Do U.S. Macroeconomic Surprises Influence Equity Returns? An Exploratory Analysis of Developed Economies

We are all aware of how markets react around major macroeconomic announcements – unemployment, interest rate changes or not, housing starts etc. There is a large research body on how the US equity market reacts to the US announcements but less so on how international markets react to these. This paper tries to fill that gap.  It has been published in Quarterly Review of Economics and Finance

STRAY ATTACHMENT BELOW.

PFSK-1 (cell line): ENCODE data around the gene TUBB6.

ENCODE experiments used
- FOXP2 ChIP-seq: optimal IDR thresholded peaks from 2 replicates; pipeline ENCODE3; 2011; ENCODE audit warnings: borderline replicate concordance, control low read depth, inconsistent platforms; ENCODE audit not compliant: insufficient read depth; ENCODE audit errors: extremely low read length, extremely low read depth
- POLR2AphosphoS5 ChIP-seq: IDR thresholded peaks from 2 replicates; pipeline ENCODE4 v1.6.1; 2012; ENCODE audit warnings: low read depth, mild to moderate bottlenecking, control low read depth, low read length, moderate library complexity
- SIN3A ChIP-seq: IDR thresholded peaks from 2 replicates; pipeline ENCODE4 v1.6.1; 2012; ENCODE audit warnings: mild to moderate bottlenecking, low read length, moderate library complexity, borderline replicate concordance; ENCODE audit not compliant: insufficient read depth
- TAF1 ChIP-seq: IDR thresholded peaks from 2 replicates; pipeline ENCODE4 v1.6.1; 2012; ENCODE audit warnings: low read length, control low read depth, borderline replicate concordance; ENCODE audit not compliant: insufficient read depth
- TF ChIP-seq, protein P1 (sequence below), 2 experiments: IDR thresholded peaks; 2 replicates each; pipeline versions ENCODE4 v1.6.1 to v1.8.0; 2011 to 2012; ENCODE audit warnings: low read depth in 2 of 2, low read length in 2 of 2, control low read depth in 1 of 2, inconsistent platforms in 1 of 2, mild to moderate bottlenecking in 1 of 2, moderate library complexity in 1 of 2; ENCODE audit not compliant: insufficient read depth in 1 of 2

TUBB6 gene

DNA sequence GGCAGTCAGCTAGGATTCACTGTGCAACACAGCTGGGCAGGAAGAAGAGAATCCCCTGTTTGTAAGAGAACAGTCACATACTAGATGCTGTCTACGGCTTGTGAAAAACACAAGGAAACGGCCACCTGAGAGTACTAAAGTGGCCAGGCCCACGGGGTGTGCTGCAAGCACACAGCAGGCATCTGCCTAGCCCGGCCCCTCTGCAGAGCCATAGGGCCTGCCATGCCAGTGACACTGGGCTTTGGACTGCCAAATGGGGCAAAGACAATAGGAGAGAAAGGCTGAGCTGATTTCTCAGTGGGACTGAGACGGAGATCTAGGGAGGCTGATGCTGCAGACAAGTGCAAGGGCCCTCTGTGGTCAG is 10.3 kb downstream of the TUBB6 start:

“Given the dominant role the U.S. economy plays in global trade, we explore how U.S. macroeconomic surprises affect stock markets in ten major developed economies as well as in China and India. We do not find strong enough evidence to conclude that U.S. macro shocks materially and consistently influence equity returns and volatilities in the economies studied. Consistent with previous research, it appears that only in few markets are return levels materially influenced by macro surprises generated in the U.S. Also, only a small number of macro shocks seem to be of any consistent significance. For returns levels, inflation, productivity, consumer confidence, and retail sales seem to matter. At the same time, condi- tional volatilities appear to be influenced by inflation, retail sales, durable goods, industrial production, consumer confidence, gross domestic product, and trade balance surprises. Finally, our exploratory anal- ysis indicates that the degree of bilateral trade connectedness may partially explain the extent to which macroeconomic surprises are transmitted across countries.”

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